– Why do you work in Hartford?
Edwin was brought in by Maria Sanchez because of his background to try to improve and organize the community in Hartford.
– Can you talk a little bit about your work with Jose de La Luz?
Jose de La Luz was one of the founders of the Democratic Hispanic Organization of Socialists, which is a movement of social democrats that believes that people need a controlled free market, so that monopolies don’t destroy the interests of consumers. He made it clear to differentiate communism from socialism – saying that the organization was not communist, but rather ‘democratic Socialist”.
– What is your relationship with Maria Sanchez?
Maria Sanchez brought Edwin to Hartford to integrate the student population in Hartford. His mission was to help organize the community. By taking on this task he dealt with the Shade tobacco company and its recruitment of cheap labor in Hartford.
– What type of work are you doing now? What types of activities are you currently involved in?
Currently he has on the verge of launching his state senate campaign, in which he would represent Southern Hartford and Wethersfield. He is retired, but he works for the Hispanic Chamber of Congress. He is also a campaign volunteer for Eddie Perez. In addition, he works part-time for IC&TA as an associate worker. IC&TA is an educational training company that trains students in cognitive skills; they base their practices on the work of Dr. Ruven Feuerstein, who claimed that intelligence was not fixed. He also is on the Commission for Zoning and Planning in Hartford. He is a few non-profit boards like the Connecticut Puerto Rican Forum (he is Vice-President) and the Connecticut Guitar Society. He is also chair of the Public Policies Committee of the National Puerto Rican Coalition, which runs the Hispanic Congressional Caucus. He is also the Latino liaison and representative of a human rights organization called the American Federation of Teachers.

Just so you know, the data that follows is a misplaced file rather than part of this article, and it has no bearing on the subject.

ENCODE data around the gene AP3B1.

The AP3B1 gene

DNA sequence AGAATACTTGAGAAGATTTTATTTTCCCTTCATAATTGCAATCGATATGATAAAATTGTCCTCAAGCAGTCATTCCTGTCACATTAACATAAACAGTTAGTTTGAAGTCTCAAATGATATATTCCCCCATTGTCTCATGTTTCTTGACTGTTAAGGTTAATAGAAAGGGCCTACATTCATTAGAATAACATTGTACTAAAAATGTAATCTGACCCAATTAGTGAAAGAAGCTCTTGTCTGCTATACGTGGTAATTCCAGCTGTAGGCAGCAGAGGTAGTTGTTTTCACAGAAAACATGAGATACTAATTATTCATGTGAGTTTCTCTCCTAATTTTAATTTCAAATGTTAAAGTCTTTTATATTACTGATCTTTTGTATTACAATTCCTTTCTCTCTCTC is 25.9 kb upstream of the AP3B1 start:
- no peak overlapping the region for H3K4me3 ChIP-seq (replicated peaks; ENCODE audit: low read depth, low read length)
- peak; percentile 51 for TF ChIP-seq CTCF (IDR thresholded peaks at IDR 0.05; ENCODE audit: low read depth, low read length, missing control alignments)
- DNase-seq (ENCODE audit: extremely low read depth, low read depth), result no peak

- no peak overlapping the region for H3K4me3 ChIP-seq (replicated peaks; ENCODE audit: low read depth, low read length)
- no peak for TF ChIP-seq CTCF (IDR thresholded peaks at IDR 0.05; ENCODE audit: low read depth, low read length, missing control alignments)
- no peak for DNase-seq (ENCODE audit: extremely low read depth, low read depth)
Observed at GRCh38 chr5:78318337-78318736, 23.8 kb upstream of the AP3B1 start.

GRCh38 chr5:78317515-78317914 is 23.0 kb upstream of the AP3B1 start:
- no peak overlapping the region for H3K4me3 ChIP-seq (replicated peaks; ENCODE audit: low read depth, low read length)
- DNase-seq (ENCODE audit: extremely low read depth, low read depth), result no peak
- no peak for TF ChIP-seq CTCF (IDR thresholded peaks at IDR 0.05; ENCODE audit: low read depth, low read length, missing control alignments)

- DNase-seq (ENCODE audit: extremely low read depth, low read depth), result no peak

– How do you think Hartford (the community) has changed since you started working here?
He said that Hispanics have become a clear majority in the community- about 60% of students are of Hispanic origin. He noticed that there is a trend in which the Puerto Rican population tends to go to the city; whereas people form other Latin American countries tend to go to the suburbs. He commented that the Hispanic population now has a lot more say than it did before.
– How do you think a Puerto Rican would identify himself/herself in Hartford? What is the “role” of the Puerto Rican today?
The Puerto Rican today, according to Edwin, is someone who struggles with nationalism. Puerto Ricans today are young and being acculturated, but there is still an instilled sense of nationalism (even in the young) that comes up periodically, like when the Puerto Rican basketball team beat the American Dream Team.
– Did you ever experience any racial tension in your work during the 60’s and 70’s?
Edwin mentioned that in the 60’s he had lots of racial experiences, but he thinks that now it’s just as bad except the racism is more subtle. One example he gave is the way people “play dense”. He also thinks that there is a lot of anti-immigrant action, which he claims is really anti-Latino action; and he also thinks there is a lot of hypocrisy in politics today.